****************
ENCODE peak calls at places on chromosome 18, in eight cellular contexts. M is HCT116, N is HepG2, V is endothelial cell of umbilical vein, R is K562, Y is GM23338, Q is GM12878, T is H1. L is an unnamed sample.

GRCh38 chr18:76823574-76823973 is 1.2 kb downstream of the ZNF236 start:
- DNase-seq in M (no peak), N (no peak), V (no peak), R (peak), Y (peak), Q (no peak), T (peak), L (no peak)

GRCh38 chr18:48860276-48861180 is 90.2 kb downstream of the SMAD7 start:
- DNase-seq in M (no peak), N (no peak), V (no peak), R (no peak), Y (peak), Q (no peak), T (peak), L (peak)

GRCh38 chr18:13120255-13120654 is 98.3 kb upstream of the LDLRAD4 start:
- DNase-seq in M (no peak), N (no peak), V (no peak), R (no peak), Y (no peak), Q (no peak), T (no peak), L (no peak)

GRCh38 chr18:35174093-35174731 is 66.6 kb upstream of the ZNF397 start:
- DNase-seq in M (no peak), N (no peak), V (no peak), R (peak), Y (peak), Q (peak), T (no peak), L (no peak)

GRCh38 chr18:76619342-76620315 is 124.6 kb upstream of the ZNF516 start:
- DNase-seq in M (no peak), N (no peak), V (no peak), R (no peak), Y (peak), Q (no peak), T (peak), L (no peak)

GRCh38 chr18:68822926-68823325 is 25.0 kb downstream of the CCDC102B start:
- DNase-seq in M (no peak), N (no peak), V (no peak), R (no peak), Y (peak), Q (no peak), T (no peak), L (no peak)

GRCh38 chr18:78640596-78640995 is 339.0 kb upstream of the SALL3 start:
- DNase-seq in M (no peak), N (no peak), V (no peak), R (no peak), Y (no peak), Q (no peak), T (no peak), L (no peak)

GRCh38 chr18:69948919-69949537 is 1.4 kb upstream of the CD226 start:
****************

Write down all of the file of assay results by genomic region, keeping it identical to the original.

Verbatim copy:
ENCODE peak calls at places on chromosome 18, in eight cellular contexts. M is HCT116, N is HepG2, V is endothelial cell of umbilical vein, R is K562, Y is GM23338, Q is GM12878, T is H1. L is an unnamed sample.

GRCh38 chr18:76823574-76823973 is 1.2 kb downstream of the ZNF236 start:
- DNase-seq in M (no peak), N (no peak), V (no peak), R (peak), Y (peak), Q (no peak), T (peak), L (no peak)

GRCh38 chr18:48860276-48861180 is 90.2 kb downstream of the SMAD7 start:
- DNase-seq in M (no peak), N (no peak), V (no peak), R (no peak), Y (peak), Q (no peak), T (peak), L (peak)

GRCh38 chr18:13120255-13120654 is 98.3 kb upstream of the LDLRAD4 start:
- DNase-seq in M (no peak), N (no peak), V (no peak), R (no peak), Y (no peak), Q (no peak), T (no peak), L (no peak)

GRCh38 chr18:35174093-35174731 is 66.6 kb upstream of the ZNF397 start:
- DNase-seq in M (no peak), N (no peak), V (no peak), R (peak), Y (peak), Q (peak), T (no peak), L (no peak)

GRCh38 chr18:76619342-76620315 is 124.6 kb upstream of the ZNF516 start:
- DNase-seq in M (no peak), N (no peak), V (no peak), R (no peak), Y (peak), Q (no peak), T (peak), L (no peak)

GRCh38 chr18:68822926-68823325 is 25.0 kb downstream of the CCDC102B start:
- DNase-seq in M (no peak), N (no peak), V (no peak), R (no peak), Y (peak), Q (no peak), T (no peak), L (no peak)

GRCh38 chr18:78640596-78640995 is 339.0 kb upstream of the SALL3 start:
- DNase-seq in M (no peak), N (no peak), V (no peak), R (no peak), Y (no peak), Q (no peak), T (no peak), L (no peak)

GRCh38 chr18:69948919-69949537 is 1.4 kb upstream of the CD226 start: